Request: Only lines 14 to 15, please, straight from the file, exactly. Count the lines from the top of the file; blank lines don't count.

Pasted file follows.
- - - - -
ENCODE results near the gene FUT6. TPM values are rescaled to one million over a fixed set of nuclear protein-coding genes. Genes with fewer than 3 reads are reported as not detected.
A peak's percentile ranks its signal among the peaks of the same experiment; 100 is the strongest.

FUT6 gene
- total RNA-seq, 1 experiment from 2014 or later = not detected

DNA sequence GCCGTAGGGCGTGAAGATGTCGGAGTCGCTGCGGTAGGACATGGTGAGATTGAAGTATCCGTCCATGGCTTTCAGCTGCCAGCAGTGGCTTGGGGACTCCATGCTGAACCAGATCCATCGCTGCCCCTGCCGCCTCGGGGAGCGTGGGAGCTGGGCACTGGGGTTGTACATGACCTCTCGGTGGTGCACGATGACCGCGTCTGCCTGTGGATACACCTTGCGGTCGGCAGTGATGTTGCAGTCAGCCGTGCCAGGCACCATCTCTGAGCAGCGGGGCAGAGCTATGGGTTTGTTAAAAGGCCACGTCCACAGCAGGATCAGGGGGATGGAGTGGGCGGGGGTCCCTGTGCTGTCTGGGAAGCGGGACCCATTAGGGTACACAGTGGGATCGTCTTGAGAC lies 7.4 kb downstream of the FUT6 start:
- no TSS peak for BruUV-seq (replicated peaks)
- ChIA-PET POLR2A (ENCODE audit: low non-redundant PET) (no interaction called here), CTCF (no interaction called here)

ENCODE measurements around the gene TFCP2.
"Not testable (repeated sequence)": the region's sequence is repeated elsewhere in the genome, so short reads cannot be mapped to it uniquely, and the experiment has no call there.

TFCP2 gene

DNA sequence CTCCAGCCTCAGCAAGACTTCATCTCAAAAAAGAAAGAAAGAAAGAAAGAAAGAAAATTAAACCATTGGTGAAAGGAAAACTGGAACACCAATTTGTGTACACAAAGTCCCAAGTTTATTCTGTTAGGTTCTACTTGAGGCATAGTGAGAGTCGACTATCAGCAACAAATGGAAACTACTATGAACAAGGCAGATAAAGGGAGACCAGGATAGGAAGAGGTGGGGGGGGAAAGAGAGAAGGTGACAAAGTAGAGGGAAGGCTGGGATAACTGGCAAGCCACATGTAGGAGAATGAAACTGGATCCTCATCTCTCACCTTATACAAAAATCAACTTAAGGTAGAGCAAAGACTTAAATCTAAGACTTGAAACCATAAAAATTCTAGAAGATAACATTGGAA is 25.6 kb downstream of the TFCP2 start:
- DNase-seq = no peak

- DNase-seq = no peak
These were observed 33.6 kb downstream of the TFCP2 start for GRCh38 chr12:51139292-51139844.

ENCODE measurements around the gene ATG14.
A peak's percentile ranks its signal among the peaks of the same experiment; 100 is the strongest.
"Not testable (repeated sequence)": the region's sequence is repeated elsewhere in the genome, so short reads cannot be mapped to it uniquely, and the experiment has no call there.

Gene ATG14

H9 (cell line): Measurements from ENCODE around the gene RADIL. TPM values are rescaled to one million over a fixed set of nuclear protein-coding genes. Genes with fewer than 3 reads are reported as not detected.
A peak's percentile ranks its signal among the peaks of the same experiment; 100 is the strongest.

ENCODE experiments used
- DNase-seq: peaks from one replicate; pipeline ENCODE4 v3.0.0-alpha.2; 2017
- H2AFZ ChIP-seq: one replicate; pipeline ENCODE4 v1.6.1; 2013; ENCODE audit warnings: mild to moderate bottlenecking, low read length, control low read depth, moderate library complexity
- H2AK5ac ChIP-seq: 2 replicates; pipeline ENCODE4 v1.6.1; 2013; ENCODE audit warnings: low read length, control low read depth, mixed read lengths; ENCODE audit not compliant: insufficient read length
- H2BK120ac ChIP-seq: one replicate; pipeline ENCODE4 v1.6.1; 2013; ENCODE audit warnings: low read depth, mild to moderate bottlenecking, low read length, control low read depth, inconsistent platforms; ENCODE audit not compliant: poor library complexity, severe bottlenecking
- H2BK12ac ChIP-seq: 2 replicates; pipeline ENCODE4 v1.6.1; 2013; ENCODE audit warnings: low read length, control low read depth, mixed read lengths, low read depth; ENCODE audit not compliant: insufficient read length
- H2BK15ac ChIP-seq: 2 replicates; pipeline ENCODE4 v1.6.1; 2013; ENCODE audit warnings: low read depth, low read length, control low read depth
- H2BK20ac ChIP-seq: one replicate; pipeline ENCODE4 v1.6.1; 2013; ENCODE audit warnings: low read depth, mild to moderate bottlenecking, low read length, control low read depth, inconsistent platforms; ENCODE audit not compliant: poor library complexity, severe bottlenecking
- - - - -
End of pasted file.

These were observed 33.6 kb downstream of the TFCP2 start for GRCh38 chr12:51139292-51139844.

ENCODE measurements around the gene ATG14.